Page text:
Saturday, April 16, 2022

Thursday, April 14, 2022

Why Time Goes By Faster As We Age

Actual time and our mental time are very different things.
Copyright 2020 Clifford N. Lazarus, Ph.D. 

Posted November 29, 2020 Reviewed by Devon Frye

Source: VGstockstudio/Shutterstock

Time is an amazing and fascinating phenomenon. It is believed to be a fundamental quality of the universe that, along with the three known spatial dimensions (length, width, and height), makes up what Einstein famously described as spacetime. What’s more, Einstein proved that time is relative and actually slows down due to gravity and acceleration. Hence time is relative, depending on its observer, rather than an immutably fixed constant everywhere in the universe.

But beyond the theoretical and practical applications of Einstein‘s theories of relativity, almost every human knows intuitively that time is relative—because it seems to pass much faster the older we get. Hence, how a clock measures time and how we as humans perceive it are quite different. This speeding up of subjective time with advancing age is well documented, but there is no consensus on the cause.

A typical explanation that might explain some of this perception is the simple fact that for a 10-year-old, one year represents 10 percent of their entire life and even 15 to 20 percent of their conscious memory. But one year for a 50-year-old represents less than 2 percent of their recallable life. Thus those long days in school and almost endless summers of grade schooler’s childhoods, and the rapidly fleeting days, weeks, and months that most adults experience.

Another intriguing hypothesis stems from the fact that young children have faster heart rates and faster breathing rates than adults. It is likely, therefore, that their brains’ electrophysical undulations and rhythms occur faster as well. Just like the heart’s pacemaker slows the heart’s rhythm as children age, it is possible the brain has a pacemaker as well that slows as people age, and this “neuralmetronome” provides an internal sense of the passage of time.

Indeed, if you ask a young child to sit quietly, close their eyes, and state when a minute has passed, most children will report a minute has elapsed in 40 seconds or less. Run the same experiment with adults and seniors, and they will likely report a minute has passed in 60 to 70 seconds. Hence, children's brains "beat" faster than adult brains, thus allowing them to have more conscious experiences in a given unit of objective time. This, in turn, leads to the subjective passage of time moving more slowly for children than it does for adults.

A fascinating explanation that extends this neural pacemaker theory has recently been posited by Professor Adrian Bejan. He presents an argument based on the physics of neural signal processing (Bejan, 2019). Bejan hypothesizes that, over time, the rate at which we process visual information slows down, and this is what makes time “speed up” as we grow older.

This is because objectively measurable “clock time” and purely subjective “mind time” are not the same. Unlike the number of a cesium atom’s vibrations (the current agreed-upon definition of one second), mental time—memory—is never veridical and universally agreed on. It is a reconstructive process that involves a great deal of mental imagery (i.e., A. A. Lazarus, 1978). Bejan believes time as we experience it represents perceived changes in visual stimuli. We know something happened because we see change. And things always change in one direction; from cause to effect. We will never see a broken glass reassemble itself and jump onto a table from which it fell.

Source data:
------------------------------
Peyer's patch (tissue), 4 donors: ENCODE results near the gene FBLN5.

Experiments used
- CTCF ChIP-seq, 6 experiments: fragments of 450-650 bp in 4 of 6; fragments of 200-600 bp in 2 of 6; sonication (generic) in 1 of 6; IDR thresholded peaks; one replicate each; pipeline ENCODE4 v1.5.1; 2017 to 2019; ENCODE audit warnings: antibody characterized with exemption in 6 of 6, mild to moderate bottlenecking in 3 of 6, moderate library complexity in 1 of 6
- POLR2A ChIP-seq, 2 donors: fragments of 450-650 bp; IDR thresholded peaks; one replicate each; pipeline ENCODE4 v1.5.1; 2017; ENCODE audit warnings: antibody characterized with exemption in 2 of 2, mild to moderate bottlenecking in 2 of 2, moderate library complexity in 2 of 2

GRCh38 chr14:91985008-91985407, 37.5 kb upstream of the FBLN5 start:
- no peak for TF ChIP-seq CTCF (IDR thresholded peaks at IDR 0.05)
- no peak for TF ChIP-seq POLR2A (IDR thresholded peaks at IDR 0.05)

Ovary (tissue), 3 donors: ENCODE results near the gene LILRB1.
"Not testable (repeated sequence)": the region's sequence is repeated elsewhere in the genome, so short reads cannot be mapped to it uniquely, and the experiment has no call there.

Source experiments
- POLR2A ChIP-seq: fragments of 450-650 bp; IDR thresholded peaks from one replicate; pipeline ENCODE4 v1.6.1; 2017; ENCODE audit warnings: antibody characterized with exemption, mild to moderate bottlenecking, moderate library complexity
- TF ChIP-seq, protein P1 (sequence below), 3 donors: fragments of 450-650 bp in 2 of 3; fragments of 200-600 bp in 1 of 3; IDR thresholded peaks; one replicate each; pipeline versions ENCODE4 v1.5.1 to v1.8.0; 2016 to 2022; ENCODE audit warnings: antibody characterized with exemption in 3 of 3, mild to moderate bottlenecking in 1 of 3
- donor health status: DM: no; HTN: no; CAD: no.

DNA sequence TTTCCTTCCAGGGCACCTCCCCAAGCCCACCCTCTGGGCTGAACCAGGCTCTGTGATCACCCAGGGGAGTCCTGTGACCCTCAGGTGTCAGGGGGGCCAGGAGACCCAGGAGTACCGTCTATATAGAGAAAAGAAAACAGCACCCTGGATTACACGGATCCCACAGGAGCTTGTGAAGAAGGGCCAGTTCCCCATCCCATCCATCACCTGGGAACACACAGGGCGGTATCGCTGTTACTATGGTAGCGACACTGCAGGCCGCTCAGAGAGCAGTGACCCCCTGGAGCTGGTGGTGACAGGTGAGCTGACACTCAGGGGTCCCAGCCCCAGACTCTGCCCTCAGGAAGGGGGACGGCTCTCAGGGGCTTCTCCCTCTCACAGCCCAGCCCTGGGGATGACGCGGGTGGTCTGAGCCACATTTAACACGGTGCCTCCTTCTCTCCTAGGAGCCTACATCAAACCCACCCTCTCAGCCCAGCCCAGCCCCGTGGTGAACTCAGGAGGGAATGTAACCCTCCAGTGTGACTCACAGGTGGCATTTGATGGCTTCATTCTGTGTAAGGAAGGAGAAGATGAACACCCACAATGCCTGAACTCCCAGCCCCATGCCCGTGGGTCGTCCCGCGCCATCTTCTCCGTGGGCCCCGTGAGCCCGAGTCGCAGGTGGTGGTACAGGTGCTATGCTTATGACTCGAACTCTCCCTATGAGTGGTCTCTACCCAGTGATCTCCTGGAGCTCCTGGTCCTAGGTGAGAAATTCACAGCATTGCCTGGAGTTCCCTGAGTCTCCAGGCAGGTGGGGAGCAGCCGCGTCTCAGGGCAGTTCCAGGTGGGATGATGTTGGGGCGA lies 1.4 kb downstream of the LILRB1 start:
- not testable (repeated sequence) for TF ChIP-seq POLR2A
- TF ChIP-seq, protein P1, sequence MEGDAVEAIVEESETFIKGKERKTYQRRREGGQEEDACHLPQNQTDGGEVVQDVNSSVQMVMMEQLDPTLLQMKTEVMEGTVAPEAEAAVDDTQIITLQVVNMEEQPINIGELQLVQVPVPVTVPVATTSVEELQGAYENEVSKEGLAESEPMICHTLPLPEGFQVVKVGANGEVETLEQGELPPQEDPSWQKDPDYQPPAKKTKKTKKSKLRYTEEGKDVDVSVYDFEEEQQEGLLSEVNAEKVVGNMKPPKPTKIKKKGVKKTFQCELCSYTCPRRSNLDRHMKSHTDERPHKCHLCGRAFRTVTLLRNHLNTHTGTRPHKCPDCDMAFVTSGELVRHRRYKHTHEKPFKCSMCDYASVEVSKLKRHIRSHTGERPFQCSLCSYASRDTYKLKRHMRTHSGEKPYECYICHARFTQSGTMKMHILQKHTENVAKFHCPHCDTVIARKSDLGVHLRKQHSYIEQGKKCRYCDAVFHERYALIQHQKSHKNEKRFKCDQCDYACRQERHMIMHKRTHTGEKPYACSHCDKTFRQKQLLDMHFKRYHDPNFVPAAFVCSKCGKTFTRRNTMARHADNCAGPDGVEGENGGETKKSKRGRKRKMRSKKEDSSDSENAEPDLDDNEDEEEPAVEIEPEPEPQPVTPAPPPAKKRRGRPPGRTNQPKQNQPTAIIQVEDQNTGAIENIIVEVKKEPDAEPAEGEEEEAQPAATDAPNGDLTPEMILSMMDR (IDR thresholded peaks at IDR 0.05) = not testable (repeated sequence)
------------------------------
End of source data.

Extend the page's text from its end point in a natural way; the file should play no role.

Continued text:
In this way, our experience of time is always a backward-looking process, reliant on memory and is thus relative, but not only in the way Einstein meant it. Of course, memory is much more than just a sequence of images, there are other sensory dimensions to it as well. But our predominant sense is vision and therefore a great deal of our memory is visual.

We can think of a camera, film, projector, and movie as metaphors to represent a central part of visual memory and its relationship to time.

Like frames in a movie, the more frames one sees in a second the slower the image appears to pass. The fewer frames one sees per second the faster the image seems to move. In other words, slow motion reveals many more frames per second than normal motion or fast motion. Bejan asserts that as we age our brain’s neuro visual memory formation equipment slows and lays down fewer “frames-per-second.” That is, more actual time passes between the perception of each new mental image. Children perceive and lay down more memory frames or mental images per unit of time than adults, so when they remember events—that is, the passage of time—they recall more visual data.

This is what causes the perception of time passing more rapidly as we age. When we are young, each second of actual time is packed with many more mental images relative to our older selves. Like a slow-motion camera that captures many more frames per second than a regular speed one, and time appears to pass more slowly when the film is played.

The root cause of this subjective, temporal gearshift, Bejan argues, is that the size and complexity of our brain's neural networks increase as we mature and continue to age. This means electrochemical signals must traverse greater distances and span more pathways thus slowing signal processing. Moreover, aging causes nerves to accumulate damage that creates greater resistance to the flow of signals, further slowing processing time.

As Bejan puts it: “People are often amazed at how much they remember from days that seemed to last forever in their youth. It’s not that their experiences were much deeper or more meaningful, it’s just that they were being processed in rapid-fire.”